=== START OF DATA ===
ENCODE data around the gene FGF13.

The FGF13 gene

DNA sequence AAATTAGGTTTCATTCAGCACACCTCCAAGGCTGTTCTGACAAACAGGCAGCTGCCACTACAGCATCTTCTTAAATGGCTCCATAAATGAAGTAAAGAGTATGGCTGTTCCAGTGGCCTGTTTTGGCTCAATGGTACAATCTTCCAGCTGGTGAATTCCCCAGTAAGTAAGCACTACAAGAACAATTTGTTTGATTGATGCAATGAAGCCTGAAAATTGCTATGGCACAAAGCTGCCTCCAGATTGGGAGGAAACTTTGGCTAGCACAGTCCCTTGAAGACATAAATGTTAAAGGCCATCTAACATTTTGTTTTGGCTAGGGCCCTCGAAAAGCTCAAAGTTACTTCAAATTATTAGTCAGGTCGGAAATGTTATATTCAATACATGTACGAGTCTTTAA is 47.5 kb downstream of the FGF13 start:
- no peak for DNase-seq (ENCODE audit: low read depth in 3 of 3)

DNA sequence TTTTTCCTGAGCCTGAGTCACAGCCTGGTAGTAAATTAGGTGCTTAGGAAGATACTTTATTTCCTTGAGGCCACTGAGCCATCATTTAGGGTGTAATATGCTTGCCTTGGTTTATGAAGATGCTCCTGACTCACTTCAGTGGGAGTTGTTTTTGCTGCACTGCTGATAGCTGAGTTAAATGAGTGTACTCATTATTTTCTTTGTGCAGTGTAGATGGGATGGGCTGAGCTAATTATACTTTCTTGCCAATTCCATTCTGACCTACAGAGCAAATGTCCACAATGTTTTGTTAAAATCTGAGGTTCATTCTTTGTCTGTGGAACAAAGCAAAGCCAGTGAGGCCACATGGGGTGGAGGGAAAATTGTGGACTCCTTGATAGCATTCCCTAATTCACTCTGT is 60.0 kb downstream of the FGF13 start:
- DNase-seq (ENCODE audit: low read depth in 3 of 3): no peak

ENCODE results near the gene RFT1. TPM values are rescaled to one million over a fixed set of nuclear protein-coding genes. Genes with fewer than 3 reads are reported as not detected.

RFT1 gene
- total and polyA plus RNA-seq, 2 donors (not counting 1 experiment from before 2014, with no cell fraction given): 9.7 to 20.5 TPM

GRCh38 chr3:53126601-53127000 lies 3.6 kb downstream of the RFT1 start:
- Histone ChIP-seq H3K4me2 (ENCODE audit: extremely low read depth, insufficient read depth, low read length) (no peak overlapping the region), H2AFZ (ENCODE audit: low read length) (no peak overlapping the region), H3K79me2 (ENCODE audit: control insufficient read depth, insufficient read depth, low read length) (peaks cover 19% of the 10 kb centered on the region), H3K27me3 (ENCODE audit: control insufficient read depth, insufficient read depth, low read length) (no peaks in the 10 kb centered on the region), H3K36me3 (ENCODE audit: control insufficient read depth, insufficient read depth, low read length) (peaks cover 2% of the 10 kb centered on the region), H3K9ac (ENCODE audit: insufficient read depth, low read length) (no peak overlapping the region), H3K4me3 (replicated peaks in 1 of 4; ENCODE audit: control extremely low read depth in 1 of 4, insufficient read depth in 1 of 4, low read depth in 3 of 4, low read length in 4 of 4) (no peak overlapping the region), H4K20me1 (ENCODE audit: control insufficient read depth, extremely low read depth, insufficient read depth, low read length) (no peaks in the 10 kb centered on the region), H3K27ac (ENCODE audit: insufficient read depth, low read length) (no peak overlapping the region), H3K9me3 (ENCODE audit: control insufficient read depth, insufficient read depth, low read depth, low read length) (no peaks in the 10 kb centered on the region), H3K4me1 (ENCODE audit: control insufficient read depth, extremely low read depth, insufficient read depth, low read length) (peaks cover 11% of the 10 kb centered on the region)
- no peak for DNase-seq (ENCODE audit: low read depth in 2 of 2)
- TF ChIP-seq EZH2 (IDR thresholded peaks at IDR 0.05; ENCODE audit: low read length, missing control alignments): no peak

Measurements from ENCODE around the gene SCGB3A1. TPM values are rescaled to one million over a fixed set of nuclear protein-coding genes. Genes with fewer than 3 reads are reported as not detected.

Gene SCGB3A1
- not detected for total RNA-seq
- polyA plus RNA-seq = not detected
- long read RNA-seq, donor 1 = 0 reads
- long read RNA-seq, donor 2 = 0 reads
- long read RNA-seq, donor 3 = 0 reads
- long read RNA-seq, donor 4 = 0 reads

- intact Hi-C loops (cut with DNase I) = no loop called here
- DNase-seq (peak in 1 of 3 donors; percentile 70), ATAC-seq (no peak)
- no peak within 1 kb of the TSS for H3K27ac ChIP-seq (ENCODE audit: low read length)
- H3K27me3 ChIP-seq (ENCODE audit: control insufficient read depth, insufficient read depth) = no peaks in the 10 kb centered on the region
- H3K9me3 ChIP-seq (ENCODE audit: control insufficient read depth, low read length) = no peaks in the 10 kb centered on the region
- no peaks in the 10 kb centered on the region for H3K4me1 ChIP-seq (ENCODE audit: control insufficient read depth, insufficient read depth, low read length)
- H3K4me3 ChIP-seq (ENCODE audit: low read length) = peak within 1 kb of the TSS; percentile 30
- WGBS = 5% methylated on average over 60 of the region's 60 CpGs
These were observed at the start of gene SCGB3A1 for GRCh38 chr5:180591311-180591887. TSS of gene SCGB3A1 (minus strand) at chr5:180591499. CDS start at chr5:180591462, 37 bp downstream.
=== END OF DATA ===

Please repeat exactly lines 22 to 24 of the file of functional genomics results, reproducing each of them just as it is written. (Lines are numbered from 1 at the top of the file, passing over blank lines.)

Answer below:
- intact Hi-C loops (cut with DNase I) = no loop called here
- DNase-seq (peak in 1 of 3 donors; percentile 70), ATAC-seq (no peak)
- no peak within 1 kb of the TSS for H3K27ac ChIP-seq (ENCODE audit: low read length)